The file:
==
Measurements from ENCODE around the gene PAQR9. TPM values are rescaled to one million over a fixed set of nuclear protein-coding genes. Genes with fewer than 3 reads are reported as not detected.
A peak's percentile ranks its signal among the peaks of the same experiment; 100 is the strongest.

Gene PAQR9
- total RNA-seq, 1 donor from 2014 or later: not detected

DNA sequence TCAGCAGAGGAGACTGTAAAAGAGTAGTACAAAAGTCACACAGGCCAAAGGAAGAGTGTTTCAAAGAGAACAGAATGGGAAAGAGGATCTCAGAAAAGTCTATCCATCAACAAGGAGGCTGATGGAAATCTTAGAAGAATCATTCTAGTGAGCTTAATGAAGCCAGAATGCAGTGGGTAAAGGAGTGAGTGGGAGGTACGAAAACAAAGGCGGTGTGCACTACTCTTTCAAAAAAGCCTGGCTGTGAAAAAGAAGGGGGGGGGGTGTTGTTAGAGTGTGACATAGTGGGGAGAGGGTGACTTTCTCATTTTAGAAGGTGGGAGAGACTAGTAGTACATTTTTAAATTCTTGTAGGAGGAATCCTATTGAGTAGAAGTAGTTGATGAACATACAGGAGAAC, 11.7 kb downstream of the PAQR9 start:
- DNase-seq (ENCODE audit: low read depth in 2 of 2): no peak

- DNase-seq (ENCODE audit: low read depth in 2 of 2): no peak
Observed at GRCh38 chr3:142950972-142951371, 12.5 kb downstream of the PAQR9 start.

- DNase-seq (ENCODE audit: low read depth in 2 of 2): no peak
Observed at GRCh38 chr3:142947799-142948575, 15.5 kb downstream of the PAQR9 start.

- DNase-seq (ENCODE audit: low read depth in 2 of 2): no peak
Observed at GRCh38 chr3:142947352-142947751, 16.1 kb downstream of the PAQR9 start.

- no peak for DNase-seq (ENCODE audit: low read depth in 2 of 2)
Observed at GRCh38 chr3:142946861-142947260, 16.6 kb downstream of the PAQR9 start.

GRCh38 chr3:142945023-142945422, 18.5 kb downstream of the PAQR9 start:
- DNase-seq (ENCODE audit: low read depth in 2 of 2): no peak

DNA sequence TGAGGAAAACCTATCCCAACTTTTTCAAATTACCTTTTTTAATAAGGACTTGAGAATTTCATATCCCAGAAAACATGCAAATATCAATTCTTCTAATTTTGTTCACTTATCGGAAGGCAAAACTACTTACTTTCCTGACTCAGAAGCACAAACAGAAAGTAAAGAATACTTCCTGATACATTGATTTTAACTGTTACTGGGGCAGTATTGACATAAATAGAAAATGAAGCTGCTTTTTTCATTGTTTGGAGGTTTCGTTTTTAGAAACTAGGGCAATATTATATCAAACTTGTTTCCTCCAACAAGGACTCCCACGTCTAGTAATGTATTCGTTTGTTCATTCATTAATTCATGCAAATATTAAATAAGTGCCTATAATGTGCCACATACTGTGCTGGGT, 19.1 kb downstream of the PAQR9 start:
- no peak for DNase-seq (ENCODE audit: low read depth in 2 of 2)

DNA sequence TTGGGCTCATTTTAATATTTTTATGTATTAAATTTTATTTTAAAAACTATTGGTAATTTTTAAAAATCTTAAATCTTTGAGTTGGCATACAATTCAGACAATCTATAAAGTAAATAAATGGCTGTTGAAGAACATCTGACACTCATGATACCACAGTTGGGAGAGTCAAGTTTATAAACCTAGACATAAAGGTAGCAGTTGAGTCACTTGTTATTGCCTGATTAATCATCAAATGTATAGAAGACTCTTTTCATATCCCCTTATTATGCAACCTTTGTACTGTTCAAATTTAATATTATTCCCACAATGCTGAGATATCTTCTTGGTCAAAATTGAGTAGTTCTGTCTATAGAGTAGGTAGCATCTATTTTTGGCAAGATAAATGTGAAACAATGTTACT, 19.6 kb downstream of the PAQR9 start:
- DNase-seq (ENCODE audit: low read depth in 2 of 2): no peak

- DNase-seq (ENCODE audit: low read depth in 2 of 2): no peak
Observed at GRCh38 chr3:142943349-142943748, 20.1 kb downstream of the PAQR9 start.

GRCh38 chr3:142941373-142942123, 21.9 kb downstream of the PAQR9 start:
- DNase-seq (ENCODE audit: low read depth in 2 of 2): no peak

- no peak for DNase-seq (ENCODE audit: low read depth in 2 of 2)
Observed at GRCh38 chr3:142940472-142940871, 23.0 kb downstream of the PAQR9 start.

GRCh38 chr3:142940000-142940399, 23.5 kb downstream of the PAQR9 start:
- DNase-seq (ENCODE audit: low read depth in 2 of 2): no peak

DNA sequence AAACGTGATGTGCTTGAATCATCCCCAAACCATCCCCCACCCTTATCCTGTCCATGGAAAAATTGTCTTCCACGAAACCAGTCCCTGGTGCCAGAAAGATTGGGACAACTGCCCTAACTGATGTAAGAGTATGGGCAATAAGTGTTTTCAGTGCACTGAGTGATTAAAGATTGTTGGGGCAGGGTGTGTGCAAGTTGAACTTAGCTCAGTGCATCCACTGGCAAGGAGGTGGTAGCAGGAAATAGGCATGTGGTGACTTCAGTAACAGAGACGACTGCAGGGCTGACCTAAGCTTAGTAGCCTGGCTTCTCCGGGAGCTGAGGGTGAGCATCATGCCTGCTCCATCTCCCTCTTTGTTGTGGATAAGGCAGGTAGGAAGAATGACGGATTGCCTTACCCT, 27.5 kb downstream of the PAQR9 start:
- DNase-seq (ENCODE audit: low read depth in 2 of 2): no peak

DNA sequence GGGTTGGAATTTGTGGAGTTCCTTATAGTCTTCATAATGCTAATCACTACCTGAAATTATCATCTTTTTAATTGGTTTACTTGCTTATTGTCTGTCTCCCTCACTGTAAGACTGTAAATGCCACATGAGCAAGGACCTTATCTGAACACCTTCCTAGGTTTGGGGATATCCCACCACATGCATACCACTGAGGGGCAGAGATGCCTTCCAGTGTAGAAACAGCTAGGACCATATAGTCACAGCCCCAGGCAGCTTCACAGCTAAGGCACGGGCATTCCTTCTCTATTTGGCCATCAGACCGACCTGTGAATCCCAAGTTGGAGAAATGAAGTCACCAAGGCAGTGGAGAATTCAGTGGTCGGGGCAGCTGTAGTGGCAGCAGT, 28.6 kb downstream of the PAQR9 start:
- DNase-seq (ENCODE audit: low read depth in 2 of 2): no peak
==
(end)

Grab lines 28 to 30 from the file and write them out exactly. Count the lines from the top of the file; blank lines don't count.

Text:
- DNase-seq (ENCODE audit: low read depth in 2 of 2): no peak

DNA sequence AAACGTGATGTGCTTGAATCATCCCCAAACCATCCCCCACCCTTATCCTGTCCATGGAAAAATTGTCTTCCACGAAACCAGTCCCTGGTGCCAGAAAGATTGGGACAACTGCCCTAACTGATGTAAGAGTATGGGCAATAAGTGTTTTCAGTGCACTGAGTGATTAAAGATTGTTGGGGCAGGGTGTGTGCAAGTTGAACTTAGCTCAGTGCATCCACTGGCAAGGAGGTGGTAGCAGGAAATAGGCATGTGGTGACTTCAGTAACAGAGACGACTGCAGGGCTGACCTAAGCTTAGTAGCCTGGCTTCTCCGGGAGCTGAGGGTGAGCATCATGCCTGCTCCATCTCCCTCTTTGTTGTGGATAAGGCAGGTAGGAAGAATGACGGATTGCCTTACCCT, 27.5 kb downstream of the PAQR9 start:
- DNase-seq (ENCODE audit: low read depth in 2 of 2): no peak